Motherhood, toddler

The truth.

I never want to lie. I haven’t intentionally perpetuated any myths about parenthood. I’ve actually gone out of my way to be real about all of it.

But, just to be clear, here’s the facts.

Motherhood is hard.

I’ve just spent two days with TJ and they were much more tiring and testing than the prior two days in the office. I feel like applauding myself for getting through the 10 months of maternity leave if this is what it was always like.

Of course, it wasn’t always like this. TJ has changed, developed and grown both in size and personality. It’s easy to look back at those newborn days through rose-tinted glasses but I know that’s not the case – I’ve still got the bags under my eyes to prove it.

Yesterday, I willingly did a big food shop just for something to do.

I’ve also gone to two baby classes a day just to get out of the house as TJ is apparently bored at home. He loves other people and children and I’m prepared to indulge him in that to avoid meltdowns, to give us some fun time together and also to keep me sane.

During these outings, several people have commented on how happy my baby is. My stock answer is that he’s happiest when we are out of the house.

At home, the following are currently a battle:

Feeding – spoon feeding is off the menu for TJ so I’m ransacking Annabel Karmel for finger foods which my limited cooking skills and budget can take on.

Nappy changes: This particular battle starts around 7:30am, the first change of the day. This is usually a code brown, and I have to forcibly pin TJ down so I can clean him up.

Sleeping: as always. This one has never changed for us. Thank God TJ’s Dad usually looks after bedtime so it’s just those precious day naps which are the issue for me.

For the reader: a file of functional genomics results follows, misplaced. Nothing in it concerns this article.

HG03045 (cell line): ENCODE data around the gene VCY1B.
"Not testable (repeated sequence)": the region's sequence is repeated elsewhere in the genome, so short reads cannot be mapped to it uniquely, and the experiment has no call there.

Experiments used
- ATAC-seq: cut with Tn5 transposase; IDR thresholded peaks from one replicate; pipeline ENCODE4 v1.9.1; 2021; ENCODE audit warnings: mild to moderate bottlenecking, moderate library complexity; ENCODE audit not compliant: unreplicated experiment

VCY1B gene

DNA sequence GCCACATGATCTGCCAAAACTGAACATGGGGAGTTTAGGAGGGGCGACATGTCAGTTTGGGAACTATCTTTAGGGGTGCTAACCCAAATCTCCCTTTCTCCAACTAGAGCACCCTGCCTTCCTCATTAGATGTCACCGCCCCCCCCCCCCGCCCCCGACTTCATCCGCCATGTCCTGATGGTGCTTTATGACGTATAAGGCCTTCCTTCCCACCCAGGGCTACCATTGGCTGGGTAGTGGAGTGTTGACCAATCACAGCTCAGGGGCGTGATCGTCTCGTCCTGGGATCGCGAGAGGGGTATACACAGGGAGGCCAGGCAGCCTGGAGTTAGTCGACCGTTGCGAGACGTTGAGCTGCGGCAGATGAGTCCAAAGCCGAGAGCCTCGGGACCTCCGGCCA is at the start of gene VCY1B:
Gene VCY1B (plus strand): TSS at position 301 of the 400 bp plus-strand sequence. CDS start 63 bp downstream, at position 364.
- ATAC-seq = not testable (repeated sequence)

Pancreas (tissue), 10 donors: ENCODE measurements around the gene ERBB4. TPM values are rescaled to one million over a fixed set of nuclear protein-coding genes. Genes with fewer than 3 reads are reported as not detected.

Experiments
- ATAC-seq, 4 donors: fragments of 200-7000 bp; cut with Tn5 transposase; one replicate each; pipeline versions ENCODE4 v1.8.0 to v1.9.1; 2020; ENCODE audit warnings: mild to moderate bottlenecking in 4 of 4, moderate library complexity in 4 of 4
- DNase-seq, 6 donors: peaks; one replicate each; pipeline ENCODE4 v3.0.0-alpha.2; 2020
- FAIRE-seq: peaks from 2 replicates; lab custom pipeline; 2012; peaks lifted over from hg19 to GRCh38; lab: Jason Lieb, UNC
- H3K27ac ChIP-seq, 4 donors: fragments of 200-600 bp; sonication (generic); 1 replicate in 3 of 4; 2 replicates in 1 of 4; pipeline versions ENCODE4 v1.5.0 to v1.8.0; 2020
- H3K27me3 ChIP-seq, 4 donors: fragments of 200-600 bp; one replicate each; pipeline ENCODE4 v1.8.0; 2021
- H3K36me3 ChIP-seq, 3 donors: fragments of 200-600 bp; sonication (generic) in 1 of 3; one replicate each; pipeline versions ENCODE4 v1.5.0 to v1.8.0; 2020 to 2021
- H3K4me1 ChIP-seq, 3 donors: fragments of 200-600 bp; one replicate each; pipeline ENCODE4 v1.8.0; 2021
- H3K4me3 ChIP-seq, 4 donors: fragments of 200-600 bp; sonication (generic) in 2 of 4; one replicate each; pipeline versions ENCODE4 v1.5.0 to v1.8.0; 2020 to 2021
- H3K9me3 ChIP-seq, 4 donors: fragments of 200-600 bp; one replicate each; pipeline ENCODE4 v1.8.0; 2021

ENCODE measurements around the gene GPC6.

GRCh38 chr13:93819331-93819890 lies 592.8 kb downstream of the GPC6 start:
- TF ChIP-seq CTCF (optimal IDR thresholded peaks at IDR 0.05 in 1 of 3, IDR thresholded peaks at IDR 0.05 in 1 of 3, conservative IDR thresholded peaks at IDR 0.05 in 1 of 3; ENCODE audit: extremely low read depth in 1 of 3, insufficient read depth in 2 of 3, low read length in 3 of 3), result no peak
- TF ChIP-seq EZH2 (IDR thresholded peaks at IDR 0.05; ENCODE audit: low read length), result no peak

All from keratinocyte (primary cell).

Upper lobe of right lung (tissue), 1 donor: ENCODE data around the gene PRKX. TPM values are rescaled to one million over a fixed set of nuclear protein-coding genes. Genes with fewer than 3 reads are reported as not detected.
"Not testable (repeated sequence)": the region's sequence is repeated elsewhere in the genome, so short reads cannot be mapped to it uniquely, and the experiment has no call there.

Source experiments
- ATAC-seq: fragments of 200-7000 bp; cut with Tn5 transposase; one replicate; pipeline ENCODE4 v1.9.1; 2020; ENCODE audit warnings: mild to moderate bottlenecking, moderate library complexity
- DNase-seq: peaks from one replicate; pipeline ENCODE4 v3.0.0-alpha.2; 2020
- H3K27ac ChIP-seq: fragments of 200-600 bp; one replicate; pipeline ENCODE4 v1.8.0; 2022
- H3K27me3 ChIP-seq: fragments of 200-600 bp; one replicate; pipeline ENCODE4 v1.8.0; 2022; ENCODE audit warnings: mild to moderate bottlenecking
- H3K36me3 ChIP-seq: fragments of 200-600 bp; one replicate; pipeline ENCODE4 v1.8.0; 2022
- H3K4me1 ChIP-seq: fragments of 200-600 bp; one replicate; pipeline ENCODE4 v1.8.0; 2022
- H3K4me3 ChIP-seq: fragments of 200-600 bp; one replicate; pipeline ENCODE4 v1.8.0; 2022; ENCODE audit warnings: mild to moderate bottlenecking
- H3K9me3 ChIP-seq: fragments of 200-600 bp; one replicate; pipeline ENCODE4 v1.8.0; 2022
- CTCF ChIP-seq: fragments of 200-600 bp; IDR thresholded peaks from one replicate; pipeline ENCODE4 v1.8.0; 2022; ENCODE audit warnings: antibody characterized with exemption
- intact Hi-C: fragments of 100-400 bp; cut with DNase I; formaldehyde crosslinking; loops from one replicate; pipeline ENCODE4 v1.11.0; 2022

Leaving the house for a car ride or pram trip: This is when I also have to forcibly get TJ strapped in and endure a few tears from him before we can go on our way (usually to a baby class).

Moving around: TJ is constantly on the move – finger walking being his preferred mode of transportation. So, I spend my life crouching down to hold him upright by his wrists. I would hold his fingers (as the name suggests) but TJ has taken to carrying some random treasure around with him, like my shoes. Or a coaster. Or a toy which he doesn’t play with.
If he’s not walking, he’s desperately trying to crawl but then he just ends up frustrated, crying, face down on the floor, resting his face on his arms in a proper toddler tantrum style (which I thought he was too young for!)

That doesn’t leave much time for anything else does it? Well, yes it does. This I must remember.

It leaves time for cuddles, which he has learnt to climb into my lap for.

It leaves time for uncontrollable giggles when I tickle him by his ears or on his tummy.

It leaves time for how he insists on holding a bit of my hair when I give him his bottle whilst he’s sitting on my lap.